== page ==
THE LAND of the Great Firewall has struck again: China’s ruling Communist Party has ordered local telecommunication companies to begin blocking personal access to virtual private networks (VPN), the latest development in the government’s crackdown on dissent and public access to the Internet.
Sources told Bloomberg state-run telcos such as China Mobile, China Unicom and China Telcom received their marching orders with a Feb 1, 2018, deadline. VPNs are used as a loophole around China’s strict Internet policies to access blocked content from overseas, and the Internet is rife with plenty of free and paid options. The new policy will likely make accessing sites by both locals and foreigners much more difficult.
— Business Insider (@businessinsider) July 7, 2017
China’s President Xi Jinping launched a “cybersovereignty” campaign this year. His government has since taken major steps such as the recently enacted Cyber Law which has seriously curtailed the reach and movements of media companies, social media sites and digital publishers. The VPN order is evidence the cracks Internet users could once rely on to slip around the Great Firewall are being plugged ruthlessly.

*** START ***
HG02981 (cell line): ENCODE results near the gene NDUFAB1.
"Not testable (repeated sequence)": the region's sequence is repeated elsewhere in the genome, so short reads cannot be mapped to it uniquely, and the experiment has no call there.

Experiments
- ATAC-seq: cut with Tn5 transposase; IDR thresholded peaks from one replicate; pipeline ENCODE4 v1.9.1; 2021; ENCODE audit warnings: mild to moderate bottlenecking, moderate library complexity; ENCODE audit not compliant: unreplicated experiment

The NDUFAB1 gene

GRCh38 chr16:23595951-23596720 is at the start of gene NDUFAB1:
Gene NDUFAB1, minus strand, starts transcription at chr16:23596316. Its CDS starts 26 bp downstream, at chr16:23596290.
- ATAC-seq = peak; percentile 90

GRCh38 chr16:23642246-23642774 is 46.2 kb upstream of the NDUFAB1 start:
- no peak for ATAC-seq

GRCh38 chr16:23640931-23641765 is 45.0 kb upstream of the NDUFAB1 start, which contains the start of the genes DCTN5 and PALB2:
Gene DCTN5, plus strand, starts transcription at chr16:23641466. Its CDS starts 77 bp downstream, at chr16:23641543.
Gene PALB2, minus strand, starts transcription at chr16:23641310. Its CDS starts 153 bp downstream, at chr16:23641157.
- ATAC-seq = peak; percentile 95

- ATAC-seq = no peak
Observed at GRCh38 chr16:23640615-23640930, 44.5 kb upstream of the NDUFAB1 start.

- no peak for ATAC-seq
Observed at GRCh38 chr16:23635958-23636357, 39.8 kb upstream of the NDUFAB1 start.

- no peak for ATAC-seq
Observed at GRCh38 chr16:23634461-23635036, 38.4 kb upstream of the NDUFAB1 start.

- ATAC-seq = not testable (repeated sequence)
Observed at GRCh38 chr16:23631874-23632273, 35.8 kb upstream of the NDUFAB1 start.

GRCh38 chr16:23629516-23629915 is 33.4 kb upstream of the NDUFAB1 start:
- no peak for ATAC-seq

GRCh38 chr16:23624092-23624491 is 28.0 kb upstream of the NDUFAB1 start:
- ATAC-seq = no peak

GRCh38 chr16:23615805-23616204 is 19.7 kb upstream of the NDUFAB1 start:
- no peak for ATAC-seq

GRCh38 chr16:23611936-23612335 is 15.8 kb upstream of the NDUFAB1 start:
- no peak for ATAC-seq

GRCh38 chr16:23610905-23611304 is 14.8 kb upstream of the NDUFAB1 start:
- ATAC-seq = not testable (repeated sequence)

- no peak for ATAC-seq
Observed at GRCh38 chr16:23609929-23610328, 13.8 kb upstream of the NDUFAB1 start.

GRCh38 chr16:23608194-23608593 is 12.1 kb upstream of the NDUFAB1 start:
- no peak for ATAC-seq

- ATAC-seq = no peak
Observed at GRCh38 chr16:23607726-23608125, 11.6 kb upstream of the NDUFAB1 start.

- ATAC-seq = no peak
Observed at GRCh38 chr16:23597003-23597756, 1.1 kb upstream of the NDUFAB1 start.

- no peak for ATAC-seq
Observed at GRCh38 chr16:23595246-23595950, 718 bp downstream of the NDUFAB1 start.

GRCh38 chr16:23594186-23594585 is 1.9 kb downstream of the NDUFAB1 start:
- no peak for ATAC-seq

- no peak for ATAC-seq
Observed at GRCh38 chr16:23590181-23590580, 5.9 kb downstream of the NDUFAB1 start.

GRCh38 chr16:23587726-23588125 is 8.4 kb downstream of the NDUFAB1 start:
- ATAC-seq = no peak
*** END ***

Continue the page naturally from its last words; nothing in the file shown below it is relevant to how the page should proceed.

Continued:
“This seems to impact individuals,” said Jake Parker, Beijing-based vice-president of the US-China Business Council to Bloomberg. He noted VPNs are largely used by corporations who rely on global services outside of China and this new rule could make life difficult for businesses who are already in a tough situation due to higher compliance costs imposed by the new cyber rules.
“In the past, any effort to cut off internal corporate VPNs has been enough to make a company think about closing or reducing operations in China. It’s that big a deal,” he said.
Indeed, the VPN crackdown might show signs of being problematic as the Industry and Information Technology Ministry has said in the past corporations could use such technology within the company itself. It’s unclear precisely what the total effect of the VPN ban would be, as individual policing such use could prove difficult, though the minister did pledge back in January to clamp down on VPN usage.
But leave it to China to figure out how to tighten its leash around its population’s media and information consumption. The country is famous for its tight regulations on free Internet in order to protect social stability, as well as preserving its long history of suppressing dissent. Social sites such as Twitter and Facebook are banned in the country, while recently Tencent’s wildly popular social game was derided as being too addictive by a state-run daily.